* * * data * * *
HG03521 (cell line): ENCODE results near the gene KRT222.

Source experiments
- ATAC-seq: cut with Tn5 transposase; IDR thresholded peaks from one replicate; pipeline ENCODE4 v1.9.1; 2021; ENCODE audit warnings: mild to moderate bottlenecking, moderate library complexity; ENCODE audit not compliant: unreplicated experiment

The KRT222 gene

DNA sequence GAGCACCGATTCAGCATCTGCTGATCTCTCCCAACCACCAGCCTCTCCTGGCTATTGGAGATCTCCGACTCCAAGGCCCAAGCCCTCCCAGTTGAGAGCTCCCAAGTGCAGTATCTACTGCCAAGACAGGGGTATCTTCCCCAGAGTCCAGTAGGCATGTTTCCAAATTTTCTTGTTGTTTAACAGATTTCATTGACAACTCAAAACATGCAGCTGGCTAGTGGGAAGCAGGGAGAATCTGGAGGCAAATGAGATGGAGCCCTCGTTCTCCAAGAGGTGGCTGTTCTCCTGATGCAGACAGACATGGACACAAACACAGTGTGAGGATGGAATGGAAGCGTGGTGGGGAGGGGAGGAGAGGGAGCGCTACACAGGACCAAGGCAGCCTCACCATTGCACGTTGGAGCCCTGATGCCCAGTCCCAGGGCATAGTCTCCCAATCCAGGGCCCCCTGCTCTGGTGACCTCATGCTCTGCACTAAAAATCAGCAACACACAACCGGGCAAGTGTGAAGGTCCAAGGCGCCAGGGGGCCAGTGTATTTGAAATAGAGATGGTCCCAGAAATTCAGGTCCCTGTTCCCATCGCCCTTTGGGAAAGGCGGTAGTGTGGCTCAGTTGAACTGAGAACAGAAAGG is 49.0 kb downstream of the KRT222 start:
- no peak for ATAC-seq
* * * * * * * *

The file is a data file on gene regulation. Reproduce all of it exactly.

HG03521 (cell line): ENCODE results near the gene KRT222.

Source experiments
- ATAC-seq: cut with Tn5 transposase; IDR thresholded peaks from one replicate; pipeline ENCODE4 v1.9.1; 2021; ENCODE audit warnings: mild to moderate bottlenecking, moderate library complexity; ENCODE audit not compliant: unreplicated experiment

The KRT222 gene

DNA sequence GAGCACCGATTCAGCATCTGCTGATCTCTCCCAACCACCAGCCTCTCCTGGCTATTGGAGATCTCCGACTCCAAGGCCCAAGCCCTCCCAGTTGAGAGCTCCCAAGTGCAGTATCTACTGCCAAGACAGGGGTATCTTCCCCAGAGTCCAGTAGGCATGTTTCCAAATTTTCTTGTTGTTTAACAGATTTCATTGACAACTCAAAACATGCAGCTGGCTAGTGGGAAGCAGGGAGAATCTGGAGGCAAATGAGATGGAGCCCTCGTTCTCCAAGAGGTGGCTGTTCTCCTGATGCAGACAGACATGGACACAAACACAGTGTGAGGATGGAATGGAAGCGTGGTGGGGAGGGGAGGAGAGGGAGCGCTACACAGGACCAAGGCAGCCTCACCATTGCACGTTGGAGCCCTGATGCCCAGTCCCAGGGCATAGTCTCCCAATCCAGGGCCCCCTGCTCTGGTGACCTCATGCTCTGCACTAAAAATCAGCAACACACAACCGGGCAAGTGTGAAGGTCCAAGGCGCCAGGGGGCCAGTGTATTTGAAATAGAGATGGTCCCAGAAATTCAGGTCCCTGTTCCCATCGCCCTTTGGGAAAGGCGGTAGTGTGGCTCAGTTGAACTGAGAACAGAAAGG is 49.0 kb downstream of the KRT222 start:
- no peak for ATAC-seq